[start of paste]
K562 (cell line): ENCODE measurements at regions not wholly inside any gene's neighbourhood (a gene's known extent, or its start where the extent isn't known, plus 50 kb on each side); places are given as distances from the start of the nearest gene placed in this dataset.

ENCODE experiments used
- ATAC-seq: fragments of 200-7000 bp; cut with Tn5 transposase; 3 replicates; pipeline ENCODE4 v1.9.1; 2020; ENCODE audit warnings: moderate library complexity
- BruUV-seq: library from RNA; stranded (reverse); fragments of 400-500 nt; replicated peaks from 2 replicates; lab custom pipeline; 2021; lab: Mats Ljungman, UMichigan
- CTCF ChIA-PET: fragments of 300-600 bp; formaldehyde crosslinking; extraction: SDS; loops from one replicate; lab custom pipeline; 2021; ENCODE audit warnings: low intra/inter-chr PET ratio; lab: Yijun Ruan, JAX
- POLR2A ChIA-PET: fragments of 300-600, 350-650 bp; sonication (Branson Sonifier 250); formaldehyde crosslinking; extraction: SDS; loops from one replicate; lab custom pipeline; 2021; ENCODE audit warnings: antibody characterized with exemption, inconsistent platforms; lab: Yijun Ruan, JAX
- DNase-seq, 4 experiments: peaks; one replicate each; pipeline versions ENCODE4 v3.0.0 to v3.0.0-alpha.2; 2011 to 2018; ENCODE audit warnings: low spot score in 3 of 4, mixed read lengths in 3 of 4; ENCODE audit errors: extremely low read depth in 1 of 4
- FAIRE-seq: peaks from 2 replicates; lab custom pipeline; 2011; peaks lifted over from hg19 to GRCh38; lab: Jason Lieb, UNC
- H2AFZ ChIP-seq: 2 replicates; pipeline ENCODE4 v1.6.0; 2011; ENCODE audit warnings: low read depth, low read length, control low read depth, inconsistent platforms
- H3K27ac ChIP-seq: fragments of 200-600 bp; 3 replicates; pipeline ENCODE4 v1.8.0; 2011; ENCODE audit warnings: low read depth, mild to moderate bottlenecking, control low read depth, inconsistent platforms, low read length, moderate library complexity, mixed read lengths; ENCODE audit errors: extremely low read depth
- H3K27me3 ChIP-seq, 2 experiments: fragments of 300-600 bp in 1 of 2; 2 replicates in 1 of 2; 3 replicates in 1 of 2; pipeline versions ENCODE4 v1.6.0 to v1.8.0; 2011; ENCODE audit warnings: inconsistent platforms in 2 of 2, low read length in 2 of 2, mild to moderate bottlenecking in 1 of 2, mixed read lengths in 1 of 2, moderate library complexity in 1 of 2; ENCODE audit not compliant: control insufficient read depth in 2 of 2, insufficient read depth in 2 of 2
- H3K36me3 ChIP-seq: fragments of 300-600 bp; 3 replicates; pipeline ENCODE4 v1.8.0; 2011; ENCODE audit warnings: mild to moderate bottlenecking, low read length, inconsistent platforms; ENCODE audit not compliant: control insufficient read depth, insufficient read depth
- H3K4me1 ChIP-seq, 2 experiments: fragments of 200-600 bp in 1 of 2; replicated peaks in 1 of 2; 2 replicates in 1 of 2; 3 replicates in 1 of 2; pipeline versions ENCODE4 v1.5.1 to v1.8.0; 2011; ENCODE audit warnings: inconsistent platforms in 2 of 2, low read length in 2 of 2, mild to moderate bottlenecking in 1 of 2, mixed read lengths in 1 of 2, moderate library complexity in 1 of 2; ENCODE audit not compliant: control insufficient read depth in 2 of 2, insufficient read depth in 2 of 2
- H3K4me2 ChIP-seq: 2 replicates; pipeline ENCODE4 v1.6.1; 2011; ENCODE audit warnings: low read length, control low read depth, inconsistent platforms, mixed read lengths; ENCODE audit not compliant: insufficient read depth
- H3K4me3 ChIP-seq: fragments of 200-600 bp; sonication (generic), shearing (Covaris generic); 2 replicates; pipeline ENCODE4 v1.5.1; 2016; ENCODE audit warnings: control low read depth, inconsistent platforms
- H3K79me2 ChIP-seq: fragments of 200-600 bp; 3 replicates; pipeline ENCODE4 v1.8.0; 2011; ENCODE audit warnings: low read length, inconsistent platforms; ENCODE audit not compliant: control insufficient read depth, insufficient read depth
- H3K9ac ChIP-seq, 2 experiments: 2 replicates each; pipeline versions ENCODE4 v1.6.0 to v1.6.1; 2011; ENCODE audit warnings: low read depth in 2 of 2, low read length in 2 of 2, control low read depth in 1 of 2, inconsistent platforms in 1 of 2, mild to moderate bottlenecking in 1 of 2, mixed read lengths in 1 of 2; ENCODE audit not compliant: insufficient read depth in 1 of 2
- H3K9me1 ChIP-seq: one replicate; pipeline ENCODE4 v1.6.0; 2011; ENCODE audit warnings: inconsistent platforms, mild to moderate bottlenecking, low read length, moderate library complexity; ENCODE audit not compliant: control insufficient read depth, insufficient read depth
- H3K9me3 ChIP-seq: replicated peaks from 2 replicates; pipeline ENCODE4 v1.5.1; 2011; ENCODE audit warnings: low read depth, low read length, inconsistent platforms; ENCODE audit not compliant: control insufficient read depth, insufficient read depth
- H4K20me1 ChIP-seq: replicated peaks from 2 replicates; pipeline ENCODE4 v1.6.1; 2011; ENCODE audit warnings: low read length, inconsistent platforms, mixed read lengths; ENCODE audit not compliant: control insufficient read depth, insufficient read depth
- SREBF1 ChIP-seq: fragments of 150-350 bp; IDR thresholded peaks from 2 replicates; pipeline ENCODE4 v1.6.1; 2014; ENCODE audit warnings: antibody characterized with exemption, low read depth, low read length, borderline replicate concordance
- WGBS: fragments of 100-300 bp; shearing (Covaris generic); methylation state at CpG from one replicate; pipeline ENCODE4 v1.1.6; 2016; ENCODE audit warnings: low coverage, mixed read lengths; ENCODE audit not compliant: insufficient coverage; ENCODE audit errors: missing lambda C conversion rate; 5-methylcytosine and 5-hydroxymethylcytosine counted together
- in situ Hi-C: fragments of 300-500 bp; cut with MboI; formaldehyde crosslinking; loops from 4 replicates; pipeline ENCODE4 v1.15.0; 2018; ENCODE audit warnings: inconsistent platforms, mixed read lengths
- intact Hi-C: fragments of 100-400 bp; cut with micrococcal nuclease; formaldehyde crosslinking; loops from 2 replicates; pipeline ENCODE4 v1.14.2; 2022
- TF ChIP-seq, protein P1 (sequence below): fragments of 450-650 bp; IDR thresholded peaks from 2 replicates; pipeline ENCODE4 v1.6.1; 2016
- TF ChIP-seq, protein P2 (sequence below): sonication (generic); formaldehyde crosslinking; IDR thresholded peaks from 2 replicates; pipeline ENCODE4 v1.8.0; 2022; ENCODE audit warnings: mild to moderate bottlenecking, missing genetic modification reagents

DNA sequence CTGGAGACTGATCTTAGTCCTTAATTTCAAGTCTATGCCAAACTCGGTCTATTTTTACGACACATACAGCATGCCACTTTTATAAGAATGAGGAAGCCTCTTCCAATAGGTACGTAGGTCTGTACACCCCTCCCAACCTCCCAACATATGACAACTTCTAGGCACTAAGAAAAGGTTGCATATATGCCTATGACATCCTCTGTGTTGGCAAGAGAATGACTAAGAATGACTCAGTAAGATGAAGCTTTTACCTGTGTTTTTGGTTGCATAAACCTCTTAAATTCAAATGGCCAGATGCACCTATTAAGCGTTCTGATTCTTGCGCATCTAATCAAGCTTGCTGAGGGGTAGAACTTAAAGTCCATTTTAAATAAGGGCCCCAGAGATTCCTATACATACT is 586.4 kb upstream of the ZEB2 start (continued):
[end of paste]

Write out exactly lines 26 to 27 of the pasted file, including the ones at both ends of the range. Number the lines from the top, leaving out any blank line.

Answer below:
- TF ChIP-seq, protein P2 (sequence below): sonication (generic); formaldehyde crosslinking; IDR thresholded peaks from 2 replicates; pipeline ENCODE4 v1.8.0; 2022; ENCODE audit warnings: mild to moderate bottlenecking, missing genetic modification reagents

DNA sequence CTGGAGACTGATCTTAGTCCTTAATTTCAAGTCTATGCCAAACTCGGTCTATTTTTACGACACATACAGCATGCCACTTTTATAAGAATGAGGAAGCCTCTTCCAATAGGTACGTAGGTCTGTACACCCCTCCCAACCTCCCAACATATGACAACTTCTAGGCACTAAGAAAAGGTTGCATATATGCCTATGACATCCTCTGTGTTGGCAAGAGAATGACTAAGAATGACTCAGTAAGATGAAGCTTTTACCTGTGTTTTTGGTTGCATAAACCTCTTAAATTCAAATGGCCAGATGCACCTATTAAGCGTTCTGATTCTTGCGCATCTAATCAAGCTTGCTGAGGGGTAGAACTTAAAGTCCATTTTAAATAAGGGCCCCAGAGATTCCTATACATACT is 586.4 kb upstream of the ZEB2 start (continued):